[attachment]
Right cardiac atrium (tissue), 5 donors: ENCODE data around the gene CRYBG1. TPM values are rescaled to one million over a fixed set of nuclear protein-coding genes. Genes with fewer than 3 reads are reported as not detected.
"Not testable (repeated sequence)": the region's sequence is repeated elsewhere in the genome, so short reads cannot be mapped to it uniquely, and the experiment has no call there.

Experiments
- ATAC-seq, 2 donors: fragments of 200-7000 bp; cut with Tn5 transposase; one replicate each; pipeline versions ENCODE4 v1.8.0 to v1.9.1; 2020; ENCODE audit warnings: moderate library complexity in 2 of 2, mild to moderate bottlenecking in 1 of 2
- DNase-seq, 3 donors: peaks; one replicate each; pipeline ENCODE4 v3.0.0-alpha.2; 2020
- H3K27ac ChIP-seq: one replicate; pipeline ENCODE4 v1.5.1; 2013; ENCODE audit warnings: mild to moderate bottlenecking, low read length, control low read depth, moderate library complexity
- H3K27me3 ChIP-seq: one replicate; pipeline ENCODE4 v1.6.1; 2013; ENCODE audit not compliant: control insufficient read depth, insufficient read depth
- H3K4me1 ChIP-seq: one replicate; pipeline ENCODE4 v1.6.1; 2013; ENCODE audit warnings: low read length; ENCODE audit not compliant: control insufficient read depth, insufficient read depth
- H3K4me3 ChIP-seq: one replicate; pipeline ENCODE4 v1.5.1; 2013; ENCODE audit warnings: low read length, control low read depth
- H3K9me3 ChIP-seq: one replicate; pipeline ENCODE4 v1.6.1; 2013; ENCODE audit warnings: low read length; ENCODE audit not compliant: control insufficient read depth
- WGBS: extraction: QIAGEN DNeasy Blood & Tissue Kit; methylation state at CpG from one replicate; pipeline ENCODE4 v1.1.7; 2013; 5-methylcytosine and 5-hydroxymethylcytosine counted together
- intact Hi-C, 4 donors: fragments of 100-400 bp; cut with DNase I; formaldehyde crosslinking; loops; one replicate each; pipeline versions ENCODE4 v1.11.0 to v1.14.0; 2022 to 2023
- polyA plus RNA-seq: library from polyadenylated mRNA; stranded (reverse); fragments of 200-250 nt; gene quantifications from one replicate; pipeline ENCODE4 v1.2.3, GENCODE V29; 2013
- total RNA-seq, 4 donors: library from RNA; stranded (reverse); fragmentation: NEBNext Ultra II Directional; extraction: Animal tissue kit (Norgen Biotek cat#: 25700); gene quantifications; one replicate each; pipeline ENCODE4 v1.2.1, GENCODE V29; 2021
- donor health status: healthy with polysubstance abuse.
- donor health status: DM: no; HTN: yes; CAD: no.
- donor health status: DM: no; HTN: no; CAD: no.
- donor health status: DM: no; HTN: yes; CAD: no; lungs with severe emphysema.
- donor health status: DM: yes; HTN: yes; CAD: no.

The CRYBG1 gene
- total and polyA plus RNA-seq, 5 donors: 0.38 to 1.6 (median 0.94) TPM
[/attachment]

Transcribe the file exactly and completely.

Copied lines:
Right cardiac atrium (tissue), 5 donors: ENCODE data around the gene CRYBG1. TPM values are rescaled to one million over a fixed set of nuclear protein-coding genes. Genes with fewer than 3 reads are reported as not detected.
"Not testable (repeated sequence)": the region's sequence is repeated elsewhere in the genome, so short reads cannot be mapped to it uniquely, and the experiment has no call there.

Experiments
- ATAC-seq, 2 donors: fragments of 200-7000 bp; cut with Tn5 transposase; one replicate each; pipeline versions ENCODE4 v1.8.0 to v1.9.1; 2020; ENCODE audit warnings: moderate library complexity in 2 of 2, mild to moderate bottlenecking in 1 of 2
- DNase-seq, 3 donors: peaks; one replicate each; pipeline ENCODE4 v3.0.0-alpha.2; 2020
- H3K27ac ChIP-seq: one replicate; pipeline ENCODE4 v1.5.1; 2013; ENCODE audit warnings: mild to moderate bottlenecking, low read length, control low read depth, moderate library complexity
- H3K27me3 ChIP-seq: one replicate; pipeline ENCODE4 v1.6.1; 2013; ENCODE audit not compliant: control insufficient read depth, insufficient read depth
- H3K4me1 ChIP-seq: one replicate; pipeline ENCODE4 v1.6.1; 2013; ENCODE audit warnings: low read length; ENCODE audit not compliant: control insufficient read depth, insufficient read depth
- H3K4me3 ChIP-seq: one replicate; pipeline ENCODE4 v1.5.1; 2013; ENCODE audit warnings: low read length, control low read depth
- H3K9me3 ChIP-seq: one replicate; pipeline ENCODE4 v1.6.1; 2013; ENCODE audit warnings: low read length; ENCODE audit not compliant: control insufficient read depth
- WGBS: extraction: QIAGEN DNeasy Blood & Tissue Kit; methylation state at CpG from one replicate; pipeline ENCODE4 v1.1.7; 2013; 5-methylcytosine and 5-hydroxymethylcytosine counted together
- intact Hi-C, 4 donors: fragments of 100-400 bp; cut with DNase I; formaldehyde crosslinking; loops; one replicate each; pipeline versions ENCODE4 v1.11.0 to v1.14.0; 2022 to 2023
- polyA plus RNA-seq: library from polyadenylated mRNA; stranded (reverse); fragments of 200-250 nt; gene quantifications from one replicate; pipeline ENCODE4 v1.2.3, GENCODE V29; 2013
- total RNA-seq, 4 donors: library from RNA; stranded (reverse); fragmentation: NEBNext Ultra II Directional; extraction: Animal tissue kit (Norgen Biotek cat#: 25700); gene quantifications; one replicate each; pipeline ENCODE4 v1.2.1, GENCODE V29; 2021
- donor health status: healthy with polysubstance abuse.
- donor health status: DM: no; HTN: yes; CAD: no.
- donor health status: DM: no; HTN: no; CAD: no.
- donor health status: DM: no; HTN: yes; CAD: no; lungs with severe emphysema.
- donor health status: DM: yes; HTN: yes; CAD: no.

The CRYBG1 gene
- total and polyA plus RNA-seq, 5 donors: 0.38 to 1.6 (median 0.94) TPM